Wurt, indeed, says plainly that, assuming there are no sensations, it follows that there is no idea of existence.
He bowed his head, and his handsome face assumed a harassed expression.
"Good morning, princess," said Anna Pavlovna, with an assumed smile utterly unlike her former manner.
And therefore, guided by precedents, I must inform you that in practice cases of divorce may all be reduced to the following— there’s no physical defect, I may assume, nor desertion?
Alexey Alexandrovitch shuddered at the allusion to his wife, but immediately his face assumed the deathlike rigidity which expressed utter helplessness in the matter.
He knew that when the time came, and when he saw his enemy facing him, and studiously endeavoring to assume an expression of indifference, his speech would flow of itself better than he could prepare it now.
They assumed an air of fully comprehending the import and force of the situation, of accepting and even approving of it, but of considering it superfluous and uncalled for to put all this into words.
All the members of that family, especially the feminine half, were pictured by him, as it were, wrapped about with a mysterious poetical veil, and he not only perceived no defects whatever in them, but under the poetical veil that shrouded them he assumed the existence of the loftiest sentiments and every possible perfection.
Levin rather disliked his holiday attitude to life and a sort of free and easy assumption of elegance.
Instead of being hurt, denying, defending himself, begging forgiveness, instead of remaining indifferent even—anything would have been better than what he did do—his face utterly involuntarily (reflex spinal action, reflected Stepan Arkadyevitch, who was fond of physiology)—utterly involuntarily assumed its habitual, good-humored, and therefore idiotic smile.
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I assume that a salary is the price paid for a commodity, and it ought to conform with the law of supply and demand.
And the more he worked in this cause, the more incontestable it seemed to him that it was a cause destined to assume vast dimensions, to create an epoch.
Hence Vronsky had met him with the chilling and haughty manner he so well knew how to assume, the meaning of which was: "You may like or dislike my way of life, that’s a matter of the most perfect indifference to me; you will have to treat me with respect if you want to know me."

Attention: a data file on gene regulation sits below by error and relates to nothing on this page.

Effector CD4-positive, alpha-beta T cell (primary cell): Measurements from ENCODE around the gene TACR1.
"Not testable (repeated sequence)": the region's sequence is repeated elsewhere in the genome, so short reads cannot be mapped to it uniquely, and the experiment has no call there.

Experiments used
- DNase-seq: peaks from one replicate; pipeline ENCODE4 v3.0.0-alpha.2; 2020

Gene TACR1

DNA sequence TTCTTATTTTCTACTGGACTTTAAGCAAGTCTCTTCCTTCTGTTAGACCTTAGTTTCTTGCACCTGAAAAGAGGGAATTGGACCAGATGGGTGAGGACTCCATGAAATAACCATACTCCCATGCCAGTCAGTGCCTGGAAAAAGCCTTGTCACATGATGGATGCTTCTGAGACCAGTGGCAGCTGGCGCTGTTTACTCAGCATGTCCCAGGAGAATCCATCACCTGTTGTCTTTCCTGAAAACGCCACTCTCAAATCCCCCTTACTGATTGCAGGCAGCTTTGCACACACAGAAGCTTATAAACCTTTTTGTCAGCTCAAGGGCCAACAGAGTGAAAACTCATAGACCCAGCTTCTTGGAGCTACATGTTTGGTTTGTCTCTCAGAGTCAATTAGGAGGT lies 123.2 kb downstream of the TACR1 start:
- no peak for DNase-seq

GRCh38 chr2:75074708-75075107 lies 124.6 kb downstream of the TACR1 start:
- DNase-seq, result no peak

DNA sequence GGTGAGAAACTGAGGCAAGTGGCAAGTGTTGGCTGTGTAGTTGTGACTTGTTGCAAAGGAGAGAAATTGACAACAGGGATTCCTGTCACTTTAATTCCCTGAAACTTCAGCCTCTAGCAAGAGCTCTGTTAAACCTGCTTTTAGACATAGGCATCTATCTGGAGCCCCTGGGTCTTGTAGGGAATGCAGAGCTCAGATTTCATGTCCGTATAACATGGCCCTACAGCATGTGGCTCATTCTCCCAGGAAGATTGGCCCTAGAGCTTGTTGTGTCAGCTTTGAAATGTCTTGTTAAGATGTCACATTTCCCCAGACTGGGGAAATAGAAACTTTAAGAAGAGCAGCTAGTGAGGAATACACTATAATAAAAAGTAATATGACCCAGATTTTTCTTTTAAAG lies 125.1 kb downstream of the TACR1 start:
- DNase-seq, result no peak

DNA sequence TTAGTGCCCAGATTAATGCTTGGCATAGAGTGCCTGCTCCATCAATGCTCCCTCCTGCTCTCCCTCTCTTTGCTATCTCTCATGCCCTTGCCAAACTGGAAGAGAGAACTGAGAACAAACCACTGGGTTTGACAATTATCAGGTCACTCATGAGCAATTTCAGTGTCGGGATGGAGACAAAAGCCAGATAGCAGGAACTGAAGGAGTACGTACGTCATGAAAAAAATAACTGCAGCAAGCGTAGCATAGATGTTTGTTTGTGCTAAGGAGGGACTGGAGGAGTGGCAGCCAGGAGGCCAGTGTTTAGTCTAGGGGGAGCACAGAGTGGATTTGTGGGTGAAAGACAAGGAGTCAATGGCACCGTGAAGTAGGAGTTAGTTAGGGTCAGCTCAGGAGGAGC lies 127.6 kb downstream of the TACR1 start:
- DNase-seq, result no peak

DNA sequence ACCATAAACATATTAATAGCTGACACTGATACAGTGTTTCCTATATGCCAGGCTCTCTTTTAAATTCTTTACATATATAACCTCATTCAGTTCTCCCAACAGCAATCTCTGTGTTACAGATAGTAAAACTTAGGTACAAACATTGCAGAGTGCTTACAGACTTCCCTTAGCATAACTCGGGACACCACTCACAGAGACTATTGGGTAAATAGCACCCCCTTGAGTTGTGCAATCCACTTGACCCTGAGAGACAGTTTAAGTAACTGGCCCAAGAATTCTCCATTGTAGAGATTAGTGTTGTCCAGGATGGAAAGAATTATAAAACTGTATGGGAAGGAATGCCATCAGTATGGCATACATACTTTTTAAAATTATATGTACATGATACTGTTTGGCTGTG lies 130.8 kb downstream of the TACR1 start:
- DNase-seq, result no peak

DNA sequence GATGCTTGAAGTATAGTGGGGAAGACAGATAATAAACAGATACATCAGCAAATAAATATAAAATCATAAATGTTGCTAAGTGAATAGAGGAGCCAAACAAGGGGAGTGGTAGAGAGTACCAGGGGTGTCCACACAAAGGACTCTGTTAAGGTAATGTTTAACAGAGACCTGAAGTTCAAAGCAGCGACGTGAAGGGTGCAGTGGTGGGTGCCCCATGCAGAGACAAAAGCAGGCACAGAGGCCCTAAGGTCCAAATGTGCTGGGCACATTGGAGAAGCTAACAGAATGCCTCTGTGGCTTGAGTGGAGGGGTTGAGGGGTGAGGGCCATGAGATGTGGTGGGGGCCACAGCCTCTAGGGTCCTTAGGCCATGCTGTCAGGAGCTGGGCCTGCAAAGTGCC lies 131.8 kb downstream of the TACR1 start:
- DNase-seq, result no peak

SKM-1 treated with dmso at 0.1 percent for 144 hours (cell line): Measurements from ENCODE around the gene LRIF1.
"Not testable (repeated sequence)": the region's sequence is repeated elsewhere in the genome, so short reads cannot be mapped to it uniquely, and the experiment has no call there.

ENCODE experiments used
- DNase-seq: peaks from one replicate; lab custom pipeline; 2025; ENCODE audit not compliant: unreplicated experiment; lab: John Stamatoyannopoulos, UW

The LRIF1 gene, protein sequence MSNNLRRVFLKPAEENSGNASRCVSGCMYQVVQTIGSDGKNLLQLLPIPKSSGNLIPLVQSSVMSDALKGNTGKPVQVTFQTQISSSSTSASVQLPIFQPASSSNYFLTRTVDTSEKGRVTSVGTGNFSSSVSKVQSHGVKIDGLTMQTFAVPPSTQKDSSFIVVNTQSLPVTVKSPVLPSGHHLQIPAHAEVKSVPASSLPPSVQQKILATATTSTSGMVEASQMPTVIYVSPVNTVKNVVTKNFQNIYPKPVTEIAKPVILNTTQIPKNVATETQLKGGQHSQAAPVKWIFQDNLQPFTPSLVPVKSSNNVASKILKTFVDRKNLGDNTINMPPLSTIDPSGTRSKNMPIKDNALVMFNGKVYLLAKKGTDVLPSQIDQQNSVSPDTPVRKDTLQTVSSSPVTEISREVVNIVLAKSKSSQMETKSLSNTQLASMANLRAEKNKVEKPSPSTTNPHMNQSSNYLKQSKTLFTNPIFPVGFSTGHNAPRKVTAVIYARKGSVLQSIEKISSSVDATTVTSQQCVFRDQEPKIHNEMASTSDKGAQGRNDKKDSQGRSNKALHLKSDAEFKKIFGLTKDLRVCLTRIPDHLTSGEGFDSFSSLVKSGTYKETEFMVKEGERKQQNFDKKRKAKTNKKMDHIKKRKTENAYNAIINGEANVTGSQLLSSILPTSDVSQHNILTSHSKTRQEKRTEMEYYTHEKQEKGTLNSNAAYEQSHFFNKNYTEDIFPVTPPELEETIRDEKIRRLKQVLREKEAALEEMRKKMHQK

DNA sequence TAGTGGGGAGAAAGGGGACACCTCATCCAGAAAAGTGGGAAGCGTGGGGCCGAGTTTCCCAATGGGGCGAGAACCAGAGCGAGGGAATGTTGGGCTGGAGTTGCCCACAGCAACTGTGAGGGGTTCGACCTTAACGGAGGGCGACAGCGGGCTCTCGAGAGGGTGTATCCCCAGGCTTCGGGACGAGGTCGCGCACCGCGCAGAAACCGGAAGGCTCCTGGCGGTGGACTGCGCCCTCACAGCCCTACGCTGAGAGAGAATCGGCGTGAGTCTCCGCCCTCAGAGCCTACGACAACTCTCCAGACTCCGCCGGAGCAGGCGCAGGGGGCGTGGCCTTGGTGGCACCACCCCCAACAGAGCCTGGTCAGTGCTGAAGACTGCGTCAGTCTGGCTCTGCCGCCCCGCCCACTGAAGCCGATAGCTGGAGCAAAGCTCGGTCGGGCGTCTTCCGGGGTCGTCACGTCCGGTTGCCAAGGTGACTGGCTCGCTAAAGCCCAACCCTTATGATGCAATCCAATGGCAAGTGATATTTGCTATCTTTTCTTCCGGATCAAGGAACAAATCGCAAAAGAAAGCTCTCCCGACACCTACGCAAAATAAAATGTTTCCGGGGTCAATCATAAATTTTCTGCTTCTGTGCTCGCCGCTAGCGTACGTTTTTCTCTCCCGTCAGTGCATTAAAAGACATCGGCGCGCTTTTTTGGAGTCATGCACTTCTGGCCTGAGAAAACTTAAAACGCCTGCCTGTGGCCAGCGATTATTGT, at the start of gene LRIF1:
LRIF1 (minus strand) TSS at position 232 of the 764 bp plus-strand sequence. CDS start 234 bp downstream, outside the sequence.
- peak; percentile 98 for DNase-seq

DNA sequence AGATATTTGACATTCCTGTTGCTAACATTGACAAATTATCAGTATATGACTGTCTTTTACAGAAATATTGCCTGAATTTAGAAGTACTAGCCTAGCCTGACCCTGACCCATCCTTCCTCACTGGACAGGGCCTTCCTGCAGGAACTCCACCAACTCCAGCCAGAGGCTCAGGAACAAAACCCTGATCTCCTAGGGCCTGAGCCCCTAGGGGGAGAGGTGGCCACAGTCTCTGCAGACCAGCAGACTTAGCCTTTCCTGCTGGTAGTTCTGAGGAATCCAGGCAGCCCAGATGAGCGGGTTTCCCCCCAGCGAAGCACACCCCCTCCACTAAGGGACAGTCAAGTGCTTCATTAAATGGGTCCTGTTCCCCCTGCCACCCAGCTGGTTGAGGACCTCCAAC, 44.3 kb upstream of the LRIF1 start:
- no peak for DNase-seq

Pestsov, who was standing beside him, was talking to him almost all the time, condemning the music for its excessive affected assumption of simplicity, and comparing it with the simplicity of the Pre-Raphaelites in painting.
Now while he held his letter in his hands, he could not help picturing the challenge, which he would most likely find at home today or tomorrow, and the duel itself, in which, with the same cold and haughty expression that his face was assuming at this moment he would await the injured husband’s shot, after having himself fired into the air.
Dolly saw that she had now completely recovered from the impression her arrival had made on her, and had assumed that superficial, careless tone which, as it were, closed the door on that compartment in which her deeper feelings and ideas were kept.
It was as though he assumed a high degree of importance in himself that could not be disputed, because he had long nails and a stylish cap, and everything else to correspond; but this could be forgiven for the sake of his good nature and good breeding.
Since his marriage there had been revealed to Levin so many new and serious aspects of life that had previously, through his frivolous attitude to them, seemed of no importance, that in the question of the elections too he assumed and tried to find some serious significance.
The birth of a son (he was certain it would be a son) which was promised him, but which he still could not believe in—so marvelous it seemed—presented itself to his mind, on one hand, as a happiness so immense, and therefore so incredible; on the other, as an event so mysterious, that this assumption of a definite knowledge of what would be, and consequent preparation for it, as for something ordinary that did happen to people, jarred on him as confusing and humiliating.